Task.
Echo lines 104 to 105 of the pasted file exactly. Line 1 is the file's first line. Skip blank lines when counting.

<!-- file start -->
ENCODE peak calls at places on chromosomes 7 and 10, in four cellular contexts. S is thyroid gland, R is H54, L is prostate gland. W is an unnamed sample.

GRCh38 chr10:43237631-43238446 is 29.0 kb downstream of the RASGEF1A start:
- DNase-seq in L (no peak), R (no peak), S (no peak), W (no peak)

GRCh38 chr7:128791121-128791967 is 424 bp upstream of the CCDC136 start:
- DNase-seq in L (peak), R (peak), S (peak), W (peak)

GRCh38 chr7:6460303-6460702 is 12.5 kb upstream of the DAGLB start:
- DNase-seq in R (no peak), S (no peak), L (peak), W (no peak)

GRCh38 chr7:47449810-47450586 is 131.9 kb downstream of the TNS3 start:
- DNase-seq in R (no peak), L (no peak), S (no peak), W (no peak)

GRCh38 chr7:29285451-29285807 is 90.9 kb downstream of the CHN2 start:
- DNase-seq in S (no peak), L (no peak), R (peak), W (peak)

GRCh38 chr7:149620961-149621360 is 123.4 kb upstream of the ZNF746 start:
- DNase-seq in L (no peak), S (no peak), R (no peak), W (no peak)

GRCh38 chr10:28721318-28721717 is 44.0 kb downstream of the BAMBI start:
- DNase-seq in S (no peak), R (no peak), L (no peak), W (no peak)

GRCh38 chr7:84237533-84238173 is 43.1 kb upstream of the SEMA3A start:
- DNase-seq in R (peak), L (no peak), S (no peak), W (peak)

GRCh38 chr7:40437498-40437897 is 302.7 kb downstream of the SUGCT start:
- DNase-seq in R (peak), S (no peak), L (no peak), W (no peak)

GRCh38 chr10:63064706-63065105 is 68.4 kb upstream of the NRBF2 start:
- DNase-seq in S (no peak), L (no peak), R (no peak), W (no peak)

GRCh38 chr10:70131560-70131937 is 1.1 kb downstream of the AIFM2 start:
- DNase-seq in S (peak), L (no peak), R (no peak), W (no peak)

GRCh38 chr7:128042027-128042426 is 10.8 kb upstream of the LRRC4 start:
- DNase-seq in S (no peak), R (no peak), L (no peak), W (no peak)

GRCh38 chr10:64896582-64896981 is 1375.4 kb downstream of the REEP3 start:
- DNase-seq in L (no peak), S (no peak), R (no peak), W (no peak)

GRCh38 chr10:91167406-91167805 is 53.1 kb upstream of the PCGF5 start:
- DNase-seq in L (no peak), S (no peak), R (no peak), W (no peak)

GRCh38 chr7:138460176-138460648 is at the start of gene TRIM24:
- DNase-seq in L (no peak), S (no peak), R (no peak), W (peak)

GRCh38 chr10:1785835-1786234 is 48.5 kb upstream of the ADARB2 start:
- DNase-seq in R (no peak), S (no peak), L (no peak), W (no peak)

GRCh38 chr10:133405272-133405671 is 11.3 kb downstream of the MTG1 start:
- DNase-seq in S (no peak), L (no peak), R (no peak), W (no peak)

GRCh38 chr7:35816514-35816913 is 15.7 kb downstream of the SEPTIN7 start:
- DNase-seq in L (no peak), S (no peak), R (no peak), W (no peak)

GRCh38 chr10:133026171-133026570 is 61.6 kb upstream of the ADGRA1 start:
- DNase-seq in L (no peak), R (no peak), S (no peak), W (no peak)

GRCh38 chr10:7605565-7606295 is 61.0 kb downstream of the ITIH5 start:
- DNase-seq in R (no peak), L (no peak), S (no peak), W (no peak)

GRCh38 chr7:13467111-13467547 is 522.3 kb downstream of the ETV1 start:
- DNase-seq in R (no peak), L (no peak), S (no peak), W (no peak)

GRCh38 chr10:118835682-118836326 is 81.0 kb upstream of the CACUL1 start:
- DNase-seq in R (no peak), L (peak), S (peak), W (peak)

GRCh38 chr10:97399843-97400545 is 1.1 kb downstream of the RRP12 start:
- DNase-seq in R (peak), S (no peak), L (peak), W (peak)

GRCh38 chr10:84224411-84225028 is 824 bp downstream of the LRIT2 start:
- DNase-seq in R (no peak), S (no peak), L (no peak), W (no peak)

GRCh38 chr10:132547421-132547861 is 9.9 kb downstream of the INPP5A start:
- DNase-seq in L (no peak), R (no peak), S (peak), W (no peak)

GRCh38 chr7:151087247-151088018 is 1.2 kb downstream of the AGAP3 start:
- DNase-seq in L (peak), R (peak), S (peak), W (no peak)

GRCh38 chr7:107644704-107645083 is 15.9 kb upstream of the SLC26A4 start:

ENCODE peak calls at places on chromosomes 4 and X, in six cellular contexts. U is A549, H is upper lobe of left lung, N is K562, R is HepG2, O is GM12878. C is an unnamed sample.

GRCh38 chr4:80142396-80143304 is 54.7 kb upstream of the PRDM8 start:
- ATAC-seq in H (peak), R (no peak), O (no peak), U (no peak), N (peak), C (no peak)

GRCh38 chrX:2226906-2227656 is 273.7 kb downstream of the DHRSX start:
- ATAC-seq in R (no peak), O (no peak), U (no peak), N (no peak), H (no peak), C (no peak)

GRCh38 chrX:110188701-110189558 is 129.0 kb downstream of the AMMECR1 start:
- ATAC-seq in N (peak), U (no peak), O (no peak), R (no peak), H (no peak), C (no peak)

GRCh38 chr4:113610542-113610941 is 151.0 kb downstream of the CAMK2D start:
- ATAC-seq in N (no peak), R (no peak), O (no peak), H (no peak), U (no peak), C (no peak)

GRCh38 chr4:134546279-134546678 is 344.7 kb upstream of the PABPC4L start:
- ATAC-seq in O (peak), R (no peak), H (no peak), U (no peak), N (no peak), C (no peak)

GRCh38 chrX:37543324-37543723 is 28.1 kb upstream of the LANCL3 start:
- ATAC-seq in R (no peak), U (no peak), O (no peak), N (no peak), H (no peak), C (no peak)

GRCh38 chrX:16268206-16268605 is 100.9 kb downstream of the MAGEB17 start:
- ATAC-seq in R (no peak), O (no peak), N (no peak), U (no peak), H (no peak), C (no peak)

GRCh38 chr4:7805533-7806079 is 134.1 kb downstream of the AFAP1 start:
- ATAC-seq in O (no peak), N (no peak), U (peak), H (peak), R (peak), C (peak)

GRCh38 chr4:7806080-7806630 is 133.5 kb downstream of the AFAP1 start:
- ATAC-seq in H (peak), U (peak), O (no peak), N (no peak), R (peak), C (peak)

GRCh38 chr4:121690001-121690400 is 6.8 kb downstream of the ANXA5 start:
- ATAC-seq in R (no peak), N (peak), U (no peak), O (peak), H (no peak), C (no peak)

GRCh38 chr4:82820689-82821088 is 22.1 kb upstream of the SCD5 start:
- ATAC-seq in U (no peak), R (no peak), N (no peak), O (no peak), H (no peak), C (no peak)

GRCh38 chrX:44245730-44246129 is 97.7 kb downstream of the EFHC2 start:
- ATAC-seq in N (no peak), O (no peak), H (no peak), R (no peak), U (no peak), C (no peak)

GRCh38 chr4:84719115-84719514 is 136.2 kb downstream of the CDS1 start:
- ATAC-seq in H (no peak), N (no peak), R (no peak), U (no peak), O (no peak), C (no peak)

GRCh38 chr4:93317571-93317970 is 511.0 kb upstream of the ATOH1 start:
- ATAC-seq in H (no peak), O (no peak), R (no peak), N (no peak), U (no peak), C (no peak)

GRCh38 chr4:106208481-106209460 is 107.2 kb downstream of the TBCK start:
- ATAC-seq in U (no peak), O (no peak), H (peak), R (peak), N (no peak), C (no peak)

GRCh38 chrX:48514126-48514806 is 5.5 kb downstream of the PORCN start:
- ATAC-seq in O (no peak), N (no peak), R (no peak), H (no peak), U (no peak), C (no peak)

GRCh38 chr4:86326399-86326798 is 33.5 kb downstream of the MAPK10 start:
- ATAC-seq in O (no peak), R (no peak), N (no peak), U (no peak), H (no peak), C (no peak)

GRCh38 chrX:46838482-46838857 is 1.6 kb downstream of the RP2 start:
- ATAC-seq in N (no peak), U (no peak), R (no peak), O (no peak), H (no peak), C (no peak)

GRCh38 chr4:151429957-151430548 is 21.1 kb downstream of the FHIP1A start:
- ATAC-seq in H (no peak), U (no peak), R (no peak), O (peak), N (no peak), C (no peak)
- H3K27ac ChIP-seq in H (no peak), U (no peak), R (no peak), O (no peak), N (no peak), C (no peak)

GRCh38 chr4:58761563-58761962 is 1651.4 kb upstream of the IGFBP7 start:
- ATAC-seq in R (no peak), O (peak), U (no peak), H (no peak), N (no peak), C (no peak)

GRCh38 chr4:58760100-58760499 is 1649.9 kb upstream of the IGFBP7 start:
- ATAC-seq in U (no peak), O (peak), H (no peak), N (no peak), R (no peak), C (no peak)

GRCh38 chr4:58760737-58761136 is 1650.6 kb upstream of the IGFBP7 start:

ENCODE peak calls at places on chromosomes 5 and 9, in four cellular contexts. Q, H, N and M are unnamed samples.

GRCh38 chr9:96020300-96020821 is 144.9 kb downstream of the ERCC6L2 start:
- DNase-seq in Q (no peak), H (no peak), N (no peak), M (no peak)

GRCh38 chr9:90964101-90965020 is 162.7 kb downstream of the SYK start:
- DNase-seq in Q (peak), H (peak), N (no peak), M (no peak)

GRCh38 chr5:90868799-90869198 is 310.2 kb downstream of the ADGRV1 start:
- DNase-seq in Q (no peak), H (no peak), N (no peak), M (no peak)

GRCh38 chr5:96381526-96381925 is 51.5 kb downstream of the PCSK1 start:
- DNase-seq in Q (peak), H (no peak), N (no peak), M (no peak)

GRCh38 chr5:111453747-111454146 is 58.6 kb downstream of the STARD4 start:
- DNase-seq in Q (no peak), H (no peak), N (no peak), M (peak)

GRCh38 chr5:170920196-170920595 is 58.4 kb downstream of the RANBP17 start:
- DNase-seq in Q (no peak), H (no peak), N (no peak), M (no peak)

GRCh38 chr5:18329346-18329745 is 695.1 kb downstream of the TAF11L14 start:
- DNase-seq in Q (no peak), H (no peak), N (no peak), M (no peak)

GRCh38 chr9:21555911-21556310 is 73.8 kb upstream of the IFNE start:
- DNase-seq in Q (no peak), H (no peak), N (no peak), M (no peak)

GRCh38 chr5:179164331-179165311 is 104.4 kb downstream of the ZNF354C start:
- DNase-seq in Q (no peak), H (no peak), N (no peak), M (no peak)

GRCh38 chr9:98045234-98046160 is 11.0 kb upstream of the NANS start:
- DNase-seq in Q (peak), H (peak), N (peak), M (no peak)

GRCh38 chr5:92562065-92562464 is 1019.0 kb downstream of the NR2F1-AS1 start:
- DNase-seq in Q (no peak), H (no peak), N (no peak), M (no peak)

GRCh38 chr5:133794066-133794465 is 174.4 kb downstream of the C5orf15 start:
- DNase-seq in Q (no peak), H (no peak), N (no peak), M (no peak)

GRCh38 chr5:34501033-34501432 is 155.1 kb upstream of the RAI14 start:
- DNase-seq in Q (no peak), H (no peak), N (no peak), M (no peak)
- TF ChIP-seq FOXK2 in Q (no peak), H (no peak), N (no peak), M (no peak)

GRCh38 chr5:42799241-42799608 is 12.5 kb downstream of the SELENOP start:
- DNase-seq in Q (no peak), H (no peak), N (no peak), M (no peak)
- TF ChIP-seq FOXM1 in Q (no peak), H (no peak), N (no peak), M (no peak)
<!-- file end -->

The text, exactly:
- DNase-seq in Q (peak), H (peak), N (no peak), M (no peak)

GRCh38 chr5:90868799-90869198 is 310.2 kb downstream of the ADGRV1 start: